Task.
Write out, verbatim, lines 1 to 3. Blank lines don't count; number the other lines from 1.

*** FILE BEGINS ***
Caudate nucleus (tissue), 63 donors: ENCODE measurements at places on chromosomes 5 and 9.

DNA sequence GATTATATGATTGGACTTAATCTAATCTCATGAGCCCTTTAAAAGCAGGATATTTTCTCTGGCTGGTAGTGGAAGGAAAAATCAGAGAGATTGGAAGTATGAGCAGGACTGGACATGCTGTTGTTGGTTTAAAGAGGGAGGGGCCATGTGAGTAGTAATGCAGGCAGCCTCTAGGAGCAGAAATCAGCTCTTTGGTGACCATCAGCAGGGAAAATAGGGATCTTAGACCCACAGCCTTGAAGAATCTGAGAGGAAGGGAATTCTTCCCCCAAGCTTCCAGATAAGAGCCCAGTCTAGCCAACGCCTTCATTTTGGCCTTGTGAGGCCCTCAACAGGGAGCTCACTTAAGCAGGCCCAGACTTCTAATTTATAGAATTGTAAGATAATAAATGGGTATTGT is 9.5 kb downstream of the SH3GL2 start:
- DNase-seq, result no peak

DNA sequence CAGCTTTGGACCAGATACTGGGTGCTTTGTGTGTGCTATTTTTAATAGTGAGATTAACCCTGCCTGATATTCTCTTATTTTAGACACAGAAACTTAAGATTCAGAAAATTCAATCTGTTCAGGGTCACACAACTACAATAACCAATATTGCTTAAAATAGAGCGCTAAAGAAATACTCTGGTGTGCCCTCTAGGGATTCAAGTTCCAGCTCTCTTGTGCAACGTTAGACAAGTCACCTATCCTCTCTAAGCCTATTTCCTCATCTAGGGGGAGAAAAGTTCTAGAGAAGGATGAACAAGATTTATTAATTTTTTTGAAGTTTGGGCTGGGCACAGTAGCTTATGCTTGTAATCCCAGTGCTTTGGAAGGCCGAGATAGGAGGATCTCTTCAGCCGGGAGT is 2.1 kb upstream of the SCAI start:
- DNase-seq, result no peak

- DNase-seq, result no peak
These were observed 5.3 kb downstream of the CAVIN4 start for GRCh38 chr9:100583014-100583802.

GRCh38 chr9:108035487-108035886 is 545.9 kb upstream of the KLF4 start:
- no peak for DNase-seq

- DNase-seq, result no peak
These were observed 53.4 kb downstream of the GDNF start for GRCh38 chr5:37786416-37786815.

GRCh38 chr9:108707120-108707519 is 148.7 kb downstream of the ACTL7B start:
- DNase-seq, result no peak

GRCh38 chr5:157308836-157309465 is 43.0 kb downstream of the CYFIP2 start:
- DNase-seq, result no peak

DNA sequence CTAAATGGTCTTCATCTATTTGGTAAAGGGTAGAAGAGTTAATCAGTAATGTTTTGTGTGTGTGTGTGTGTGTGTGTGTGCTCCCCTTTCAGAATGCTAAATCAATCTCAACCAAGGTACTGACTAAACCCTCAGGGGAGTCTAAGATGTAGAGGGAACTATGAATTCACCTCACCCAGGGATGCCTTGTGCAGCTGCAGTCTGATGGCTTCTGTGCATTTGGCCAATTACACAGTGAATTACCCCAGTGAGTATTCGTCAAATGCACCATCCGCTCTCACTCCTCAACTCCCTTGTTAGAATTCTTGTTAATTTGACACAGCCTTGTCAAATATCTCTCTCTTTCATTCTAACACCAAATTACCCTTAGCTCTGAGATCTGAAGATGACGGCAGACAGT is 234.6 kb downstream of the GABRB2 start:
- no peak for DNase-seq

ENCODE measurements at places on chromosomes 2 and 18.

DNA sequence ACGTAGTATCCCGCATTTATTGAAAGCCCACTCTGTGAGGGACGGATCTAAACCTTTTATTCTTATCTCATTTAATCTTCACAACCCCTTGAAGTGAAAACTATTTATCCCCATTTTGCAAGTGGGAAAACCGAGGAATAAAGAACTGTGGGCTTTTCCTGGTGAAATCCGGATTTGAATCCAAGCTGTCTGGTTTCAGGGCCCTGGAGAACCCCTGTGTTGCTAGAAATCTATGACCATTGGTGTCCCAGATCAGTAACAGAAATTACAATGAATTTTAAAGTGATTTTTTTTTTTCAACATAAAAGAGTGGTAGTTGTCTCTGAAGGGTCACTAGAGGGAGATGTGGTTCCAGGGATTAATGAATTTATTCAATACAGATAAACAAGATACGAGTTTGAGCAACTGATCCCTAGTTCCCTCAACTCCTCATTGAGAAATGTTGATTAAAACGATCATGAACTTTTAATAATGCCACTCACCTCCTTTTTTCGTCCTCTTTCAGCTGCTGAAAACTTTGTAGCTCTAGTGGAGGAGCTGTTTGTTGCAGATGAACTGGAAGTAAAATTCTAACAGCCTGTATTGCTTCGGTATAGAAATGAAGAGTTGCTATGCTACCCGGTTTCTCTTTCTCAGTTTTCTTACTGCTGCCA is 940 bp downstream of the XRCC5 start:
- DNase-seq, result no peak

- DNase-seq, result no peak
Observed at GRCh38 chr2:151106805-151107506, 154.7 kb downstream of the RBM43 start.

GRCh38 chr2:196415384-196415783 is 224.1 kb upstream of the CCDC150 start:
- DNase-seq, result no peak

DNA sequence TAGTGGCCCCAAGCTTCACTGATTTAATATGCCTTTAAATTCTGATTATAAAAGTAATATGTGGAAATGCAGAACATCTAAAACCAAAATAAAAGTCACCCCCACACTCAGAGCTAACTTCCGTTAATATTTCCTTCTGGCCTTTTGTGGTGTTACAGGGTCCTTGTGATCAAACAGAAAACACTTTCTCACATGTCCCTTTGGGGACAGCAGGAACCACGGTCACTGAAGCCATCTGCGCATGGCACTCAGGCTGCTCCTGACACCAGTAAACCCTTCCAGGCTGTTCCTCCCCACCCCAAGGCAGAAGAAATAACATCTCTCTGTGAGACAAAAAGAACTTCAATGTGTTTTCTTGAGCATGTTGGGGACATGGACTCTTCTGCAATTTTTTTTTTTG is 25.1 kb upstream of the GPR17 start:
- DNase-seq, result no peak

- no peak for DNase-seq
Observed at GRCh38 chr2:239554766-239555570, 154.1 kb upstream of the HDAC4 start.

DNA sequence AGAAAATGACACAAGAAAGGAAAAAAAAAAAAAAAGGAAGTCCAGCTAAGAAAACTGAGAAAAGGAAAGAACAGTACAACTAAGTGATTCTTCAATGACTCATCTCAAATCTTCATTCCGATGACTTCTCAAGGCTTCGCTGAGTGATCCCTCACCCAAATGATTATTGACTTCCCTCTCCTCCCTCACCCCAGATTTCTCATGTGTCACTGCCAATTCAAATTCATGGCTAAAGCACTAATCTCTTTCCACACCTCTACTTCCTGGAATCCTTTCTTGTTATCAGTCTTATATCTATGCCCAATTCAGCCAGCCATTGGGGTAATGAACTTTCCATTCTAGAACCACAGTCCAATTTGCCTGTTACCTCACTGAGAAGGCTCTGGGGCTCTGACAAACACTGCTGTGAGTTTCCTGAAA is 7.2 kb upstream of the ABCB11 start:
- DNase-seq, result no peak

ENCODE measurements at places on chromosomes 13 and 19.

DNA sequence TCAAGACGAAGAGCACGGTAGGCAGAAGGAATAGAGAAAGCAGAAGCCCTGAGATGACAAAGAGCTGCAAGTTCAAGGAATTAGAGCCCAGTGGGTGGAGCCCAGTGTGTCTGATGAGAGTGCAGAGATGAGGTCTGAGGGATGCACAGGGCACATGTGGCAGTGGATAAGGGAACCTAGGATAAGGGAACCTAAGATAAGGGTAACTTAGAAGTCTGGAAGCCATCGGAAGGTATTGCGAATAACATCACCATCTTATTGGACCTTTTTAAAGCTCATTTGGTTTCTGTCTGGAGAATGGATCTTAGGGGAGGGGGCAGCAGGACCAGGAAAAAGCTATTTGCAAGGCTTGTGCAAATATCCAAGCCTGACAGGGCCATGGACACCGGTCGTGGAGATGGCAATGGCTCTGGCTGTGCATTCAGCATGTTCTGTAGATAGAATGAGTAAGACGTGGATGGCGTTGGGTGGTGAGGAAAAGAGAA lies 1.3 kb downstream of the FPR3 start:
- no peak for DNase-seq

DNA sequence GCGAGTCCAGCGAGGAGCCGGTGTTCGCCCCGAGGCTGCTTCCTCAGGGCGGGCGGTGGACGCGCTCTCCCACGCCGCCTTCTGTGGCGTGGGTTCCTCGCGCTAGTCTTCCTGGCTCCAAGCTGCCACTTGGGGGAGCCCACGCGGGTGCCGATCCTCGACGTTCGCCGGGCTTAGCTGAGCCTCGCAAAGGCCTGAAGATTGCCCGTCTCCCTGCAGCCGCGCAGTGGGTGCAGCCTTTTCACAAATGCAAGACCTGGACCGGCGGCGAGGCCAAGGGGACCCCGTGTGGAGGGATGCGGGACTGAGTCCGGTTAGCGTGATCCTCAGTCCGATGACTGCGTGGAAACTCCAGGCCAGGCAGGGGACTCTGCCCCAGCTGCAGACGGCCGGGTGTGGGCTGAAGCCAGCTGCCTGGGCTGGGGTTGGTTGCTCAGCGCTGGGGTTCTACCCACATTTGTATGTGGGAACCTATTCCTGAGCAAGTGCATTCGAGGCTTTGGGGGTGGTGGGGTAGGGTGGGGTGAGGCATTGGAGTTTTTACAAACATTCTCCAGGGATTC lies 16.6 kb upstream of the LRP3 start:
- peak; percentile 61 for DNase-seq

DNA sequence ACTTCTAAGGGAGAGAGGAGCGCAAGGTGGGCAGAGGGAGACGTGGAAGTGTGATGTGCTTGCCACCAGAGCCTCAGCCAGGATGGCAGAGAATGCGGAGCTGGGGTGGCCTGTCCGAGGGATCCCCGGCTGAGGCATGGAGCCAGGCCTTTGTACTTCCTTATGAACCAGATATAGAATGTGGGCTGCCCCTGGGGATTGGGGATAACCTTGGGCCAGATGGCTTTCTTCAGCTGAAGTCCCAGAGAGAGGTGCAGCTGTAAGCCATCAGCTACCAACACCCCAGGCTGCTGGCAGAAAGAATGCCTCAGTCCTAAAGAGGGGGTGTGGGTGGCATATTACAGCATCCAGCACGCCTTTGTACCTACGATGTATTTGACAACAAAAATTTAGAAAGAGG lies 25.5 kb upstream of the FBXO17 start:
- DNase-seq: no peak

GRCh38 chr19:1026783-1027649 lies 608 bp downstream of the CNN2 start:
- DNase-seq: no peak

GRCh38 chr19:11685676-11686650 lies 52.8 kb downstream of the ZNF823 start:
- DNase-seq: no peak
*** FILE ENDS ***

Caudate nucleus (tissue), 63 donors: ENCODE measurements at places on chromosomes 5 and 9.

DNA sequence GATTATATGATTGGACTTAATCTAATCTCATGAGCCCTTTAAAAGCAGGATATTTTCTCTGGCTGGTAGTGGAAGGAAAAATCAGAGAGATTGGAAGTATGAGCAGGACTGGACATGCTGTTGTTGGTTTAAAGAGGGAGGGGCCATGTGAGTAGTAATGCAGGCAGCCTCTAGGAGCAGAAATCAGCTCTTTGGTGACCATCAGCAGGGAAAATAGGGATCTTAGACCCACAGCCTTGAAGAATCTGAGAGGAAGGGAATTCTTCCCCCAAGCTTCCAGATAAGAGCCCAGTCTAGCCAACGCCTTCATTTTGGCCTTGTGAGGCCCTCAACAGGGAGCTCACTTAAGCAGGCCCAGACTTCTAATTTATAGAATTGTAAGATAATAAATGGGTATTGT is 9.5 kb downstream of the SH3GL2 start:
- DNase-seq, result no peak